I was asked by a fellow LJ to describe my double-Pipe-clamp face vise. So here it is, for any who might want to do something like this. I’ll break it down into 2 sections: 1. Building the thing2. Advice to myself and others for improvements. HERE GOES… 1. Building: a. What I had to start with: My current bench sits in the corner of a 2 car garage, and was included with the house when we bought it 5 years ago. It is just a 2×4 frame with a piece of 3/4”...
Here is the leg vise i made, it works OK, but i can tell the force it puts on the mounts i made are going to fail over time. (see pic below) Then i came across this picture of an old black smith vise and wondered why hadn’t anyone one done one like this before? seemed simple, strong and fairly fool proof (ie Me Proof) So off i went to build my own:1st i turned a wheel using 2 pieces of 6/4 hard maple, laminated together.then i epoxied and pinned some 3/4” acme rod...
The paint had all week to dry, I expected the gloss to fade a bit over the week. It did not, and still looks wet. Not the exact look I was going for, but it’ll be fine. removing the painter’s tape shows just how good that 3M blue tape is; no bleeding along the tape lines. Time for assembly, and the first thing will be attaching the jaw inserts. On the Shop King the inserts are screw on (I think that is something that Wilton does with all their vises). The problem with this...
Ok so it isn’t Tuesday, but I thought I would share another review on a great product. I really enjoy testing out tools and this one was one of my favorites. There are a ton of great things about this vise. It has really been helpful in my blacksmithing hobby as well as my woodworking. You can’t go wrong with a Bessey Tools product. Check out the video review here. Feel free to leave comments and please subscribe to my YouTube Channel.
While my basement shop continues to grow (much to the chagrin of my wife, who thinks this whole “woodworking thing” is just a phase I’m going through), it is still a pretty tight space. I’m thus always on the look-out for devices that lend themselves to portability and, preferably, affordability. In that vein, I recently picked up a small 6” portable “carpenter’s vise” at Harbor Freight. Now, I know many of you more seasoned woodworkers may thumb your nose at ol’ HF, but for cheapos like m...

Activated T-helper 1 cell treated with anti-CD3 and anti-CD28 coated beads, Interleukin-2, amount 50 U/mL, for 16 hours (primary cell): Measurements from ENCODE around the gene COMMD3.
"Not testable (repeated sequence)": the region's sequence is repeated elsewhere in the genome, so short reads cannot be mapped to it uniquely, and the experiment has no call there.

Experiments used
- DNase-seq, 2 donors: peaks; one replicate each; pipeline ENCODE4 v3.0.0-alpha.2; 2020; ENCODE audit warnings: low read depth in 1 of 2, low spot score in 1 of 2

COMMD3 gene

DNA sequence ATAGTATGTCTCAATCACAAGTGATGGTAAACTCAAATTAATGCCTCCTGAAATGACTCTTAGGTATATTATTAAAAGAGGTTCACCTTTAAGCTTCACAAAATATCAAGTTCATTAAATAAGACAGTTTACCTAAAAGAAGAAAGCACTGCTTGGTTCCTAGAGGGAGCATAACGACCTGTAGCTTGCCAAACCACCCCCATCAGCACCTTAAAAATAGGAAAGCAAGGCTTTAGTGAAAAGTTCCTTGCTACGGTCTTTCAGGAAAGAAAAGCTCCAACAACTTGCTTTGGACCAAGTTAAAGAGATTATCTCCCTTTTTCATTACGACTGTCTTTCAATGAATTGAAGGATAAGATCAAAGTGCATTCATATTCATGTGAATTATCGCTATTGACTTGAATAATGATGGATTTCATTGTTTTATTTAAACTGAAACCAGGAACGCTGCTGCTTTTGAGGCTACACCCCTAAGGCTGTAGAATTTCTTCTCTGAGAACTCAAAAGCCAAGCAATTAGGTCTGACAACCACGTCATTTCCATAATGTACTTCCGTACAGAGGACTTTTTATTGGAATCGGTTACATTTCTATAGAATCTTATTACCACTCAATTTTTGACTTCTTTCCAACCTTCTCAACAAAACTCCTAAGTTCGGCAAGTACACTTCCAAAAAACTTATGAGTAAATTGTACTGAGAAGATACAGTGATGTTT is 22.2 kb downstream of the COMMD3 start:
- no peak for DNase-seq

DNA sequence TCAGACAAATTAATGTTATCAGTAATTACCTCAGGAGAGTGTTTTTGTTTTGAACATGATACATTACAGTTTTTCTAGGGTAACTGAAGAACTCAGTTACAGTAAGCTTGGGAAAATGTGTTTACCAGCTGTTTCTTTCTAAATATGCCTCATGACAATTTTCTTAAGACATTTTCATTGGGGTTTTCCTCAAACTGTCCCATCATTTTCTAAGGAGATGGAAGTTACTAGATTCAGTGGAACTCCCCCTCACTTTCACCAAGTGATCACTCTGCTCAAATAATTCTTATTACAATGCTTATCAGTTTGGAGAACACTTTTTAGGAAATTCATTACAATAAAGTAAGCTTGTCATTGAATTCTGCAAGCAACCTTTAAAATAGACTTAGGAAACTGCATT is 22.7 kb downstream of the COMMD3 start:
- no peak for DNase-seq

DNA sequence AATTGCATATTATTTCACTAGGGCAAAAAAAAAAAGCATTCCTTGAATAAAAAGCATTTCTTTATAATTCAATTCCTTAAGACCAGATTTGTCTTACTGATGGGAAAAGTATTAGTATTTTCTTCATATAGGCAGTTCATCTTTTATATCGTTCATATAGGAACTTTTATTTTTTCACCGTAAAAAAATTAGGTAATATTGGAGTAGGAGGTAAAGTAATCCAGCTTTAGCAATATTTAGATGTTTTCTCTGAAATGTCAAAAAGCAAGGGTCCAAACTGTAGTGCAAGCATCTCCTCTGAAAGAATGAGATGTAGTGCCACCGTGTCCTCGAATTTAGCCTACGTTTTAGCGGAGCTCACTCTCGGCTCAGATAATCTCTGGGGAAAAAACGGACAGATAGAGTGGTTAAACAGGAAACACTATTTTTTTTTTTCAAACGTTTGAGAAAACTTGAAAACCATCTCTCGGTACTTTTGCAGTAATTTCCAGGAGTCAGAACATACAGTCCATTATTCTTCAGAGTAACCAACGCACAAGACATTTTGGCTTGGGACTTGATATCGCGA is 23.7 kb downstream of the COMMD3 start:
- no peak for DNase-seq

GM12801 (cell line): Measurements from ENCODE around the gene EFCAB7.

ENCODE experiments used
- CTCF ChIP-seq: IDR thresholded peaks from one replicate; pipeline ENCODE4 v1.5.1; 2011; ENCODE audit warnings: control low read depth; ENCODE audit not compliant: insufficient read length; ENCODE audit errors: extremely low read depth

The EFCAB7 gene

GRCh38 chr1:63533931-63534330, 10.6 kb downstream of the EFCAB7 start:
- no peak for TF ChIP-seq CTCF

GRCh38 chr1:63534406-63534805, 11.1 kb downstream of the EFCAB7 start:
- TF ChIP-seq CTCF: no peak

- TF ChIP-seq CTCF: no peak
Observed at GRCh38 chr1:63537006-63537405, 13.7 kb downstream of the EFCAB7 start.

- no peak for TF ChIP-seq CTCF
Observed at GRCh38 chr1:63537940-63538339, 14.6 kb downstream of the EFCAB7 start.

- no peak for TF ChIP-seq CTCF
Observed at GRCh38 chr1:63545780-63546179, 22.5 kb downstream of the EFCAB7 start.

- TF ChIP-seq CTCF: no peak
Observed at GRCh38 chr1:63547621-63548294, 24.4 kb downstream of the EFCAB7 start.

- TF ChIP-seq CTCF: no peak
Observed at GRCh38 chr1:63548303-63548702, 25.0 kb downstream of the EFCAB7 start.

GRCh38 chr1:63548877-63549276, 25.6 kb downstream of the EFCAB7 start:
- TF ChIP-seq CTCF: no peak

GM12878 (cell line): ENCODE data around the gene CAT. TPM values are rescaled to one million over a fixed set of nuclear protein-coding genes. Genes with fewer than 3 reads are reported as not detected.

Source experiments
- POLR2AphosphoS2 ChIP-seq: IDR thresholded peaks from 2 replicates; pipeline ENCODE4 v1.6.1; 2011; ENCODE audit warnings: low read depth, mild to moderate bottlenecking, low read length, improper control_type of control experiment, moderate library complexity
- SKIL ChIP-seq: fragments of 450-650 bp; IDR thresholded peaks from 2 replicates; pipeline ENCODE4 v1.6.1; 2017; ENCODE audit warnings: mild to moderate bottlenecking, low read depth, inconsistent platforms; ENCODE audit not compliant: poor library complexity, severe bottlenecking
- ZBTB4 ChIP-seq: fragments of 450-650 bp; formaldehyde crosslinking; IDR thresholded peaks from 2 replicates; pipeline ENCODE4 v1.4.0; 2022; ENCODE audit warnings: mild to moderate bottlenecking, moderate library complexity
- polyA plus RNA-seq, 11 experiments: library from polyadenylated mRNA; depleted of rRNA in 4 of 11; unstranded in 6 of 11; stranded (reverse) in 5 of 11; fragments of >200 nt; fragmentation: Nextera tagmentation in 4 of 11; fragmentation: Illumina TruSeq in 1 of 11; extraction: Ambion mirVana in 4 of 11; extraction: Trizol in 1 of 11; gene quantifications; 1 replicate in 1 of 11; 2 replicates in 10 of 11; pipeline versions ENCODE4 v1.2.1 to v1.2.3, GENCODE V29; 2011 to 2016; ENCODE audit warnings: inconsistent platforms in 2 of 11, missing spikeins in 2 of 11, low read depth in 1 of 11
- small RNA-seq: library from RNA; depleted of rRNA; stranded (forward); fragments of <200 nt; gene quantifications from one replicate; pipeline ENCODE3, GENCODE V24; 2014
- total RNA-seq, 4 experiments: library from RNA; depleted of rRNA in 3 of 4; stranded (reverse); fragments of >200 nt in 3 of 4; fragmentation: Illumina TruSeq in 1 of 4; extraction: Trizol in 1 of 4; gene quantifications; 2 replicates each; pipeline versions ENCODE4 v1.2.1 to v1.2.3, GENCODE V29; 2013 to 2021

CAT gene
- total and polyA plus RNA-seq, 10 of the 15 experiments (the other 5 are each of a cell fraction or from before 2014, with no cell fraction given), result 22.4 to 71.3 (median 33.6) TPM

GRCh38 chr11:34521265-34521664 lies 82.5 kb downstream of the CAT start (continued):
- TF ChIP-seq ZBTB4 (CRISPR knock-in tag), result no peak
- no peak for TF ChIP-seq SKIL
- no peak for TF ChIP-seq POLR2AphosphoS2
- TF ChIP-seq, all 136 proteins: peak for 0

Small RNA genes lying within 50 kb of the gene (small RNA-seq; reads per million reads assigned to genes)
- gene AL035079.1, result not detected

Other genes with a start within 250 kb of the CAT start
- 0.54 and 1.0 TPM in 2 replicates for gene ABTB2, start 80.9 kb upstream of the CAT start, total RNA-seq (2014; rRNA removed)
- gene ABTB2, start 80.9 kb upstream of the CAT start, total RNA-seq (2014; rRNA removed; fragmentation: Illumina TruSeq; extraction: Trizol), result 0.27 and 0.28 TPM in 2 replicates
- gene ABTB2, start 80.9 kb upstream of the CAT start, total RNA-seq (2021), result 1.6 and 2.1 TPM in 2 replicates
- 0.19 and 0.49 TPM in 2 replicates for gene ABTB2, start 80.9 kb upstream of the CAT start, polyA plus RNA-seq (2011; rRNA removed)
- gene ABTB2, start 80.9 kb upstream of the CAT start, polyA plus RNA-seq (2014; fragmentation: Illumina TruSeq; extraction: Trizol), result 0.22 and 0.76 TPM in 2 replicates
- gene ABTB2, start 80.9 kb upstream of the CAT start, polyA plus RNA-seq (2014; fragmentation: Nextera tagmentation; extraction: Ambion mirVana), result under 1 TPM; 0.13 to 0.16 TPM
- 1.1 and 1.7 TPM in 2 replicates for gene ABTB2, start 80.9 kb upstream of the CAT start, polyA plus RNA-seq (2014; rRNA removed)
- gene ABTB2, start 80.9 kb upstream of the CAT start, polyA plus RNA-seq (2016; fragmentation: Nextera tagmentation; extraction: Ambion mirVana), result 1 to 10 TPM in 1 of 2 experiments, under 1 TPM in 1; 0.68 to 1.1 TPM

Seems like a lot of work for not much to say. I got the wagon vises roughed in and the second side of the bench top glued up. The vises were a challenge mainly because my vises aren’t as tall (thick) as the original design. Here is the wagon vises in mock up, I built the back wedge portion to original design height, I did this in order to make sure I got the slope right. I’ll trim them down as I do the final fit.Here is a quick mock up of how the top and vises will set up. ...
Installation of the wagon vise hardware – very easy to follow directions! Gluing up the paduak for the leg vise. If you are going to use the crisscross system, ensure you have a minimum of 2 1/4” final thickness on your vise as the cavity routed for the hardware is considerable. Plywood top is in place and vise hardware is partially assembled. Couldn’t resist trying the hardware out after the right front leg was drilled for the holdfast clamp...
I meant to post this in my workbench re-tool blog, but I never took all the picture needed to finish that. Oh well. This is a nice way to make the handle that comes stock with a Lee Valley vise a whole lot better. 1. Get rid of the square head screw that it comes with. It looks cool, but needs to be tightened with some regularity and my square head screwdriver is never around when this needs to happen. Also, since it rides above the surface of the head there are situations when it can mar ...
For the disabled woodworker, wrangling the standard front vise handle while dovetailing is a constant burden. See how the vise handle interferes with the legs. Enter the Moxen Vise. This vise was built from hardware made by Benchcrafted. Here is the Moxen Vise in standard mode. That’s great, but it is too high for the disabled woodworker. The solution is to flip the Moxen Vise over and lower it about four inches. Here it is flipped over and ready to be attached ...
I’ve been wanting a shaving bench. And since i can’t help but contemplate the design concepts behind what i’m about to build, i contemplated the fundamentals of how a shaving horse works. I thought “Great. But why not like this?” .. as an alternate mechanism for clamping a work piece in position sprang to mind. The contraption looks to me like a giraffe stretched out to drink, or the head of a giraffe, so I call it the shaving Giraffe rather than shaving Horse. W...
- My Journey As A Creative Designer - Woodworking and Beyond - 1742 parts
- Extremely Average - 324 parts
- Workshop Development - 107 parts
- A journey into the workshop. - 105 parts
- Just for Fun... - 97 parts
- Daily Update - 87 parts
- Life as an Amateur Woodworker - 79 parts
- "Hobbit Holes in MyWorld" --by RusticWoodArt - 77 parts
- As The Lathe Turns - 76 parts
- WoodWriting Haiku Thursday's --by RusticWoodArt - 74 parts
- Sheila Landry (scrollgirl) - 1767 entries
- dbhost - 418 entries
- frank - 417 entries
- degoose - 397 entries
- Ecocandle - 325 entries
- MsDebbieP - 314 entries
- Karson - 305 entries
- mafe - 304 entries
- Martin Sojka - 296 entries
- William - 258 entries
- shipwright - 245 entries
- Betsy - 228 entries
- stefang - 220 entries
- robscastle - 218 entries
- Dave Rutan - 213 entries
- Stevinmarin - 212 entries
- Todd A. Clippinger - 207 entries
- Gary Fixler - 204 entries
- Smitty_Cabinetshop - 193 entries
- A Slice of Wood Workshop - 190 entries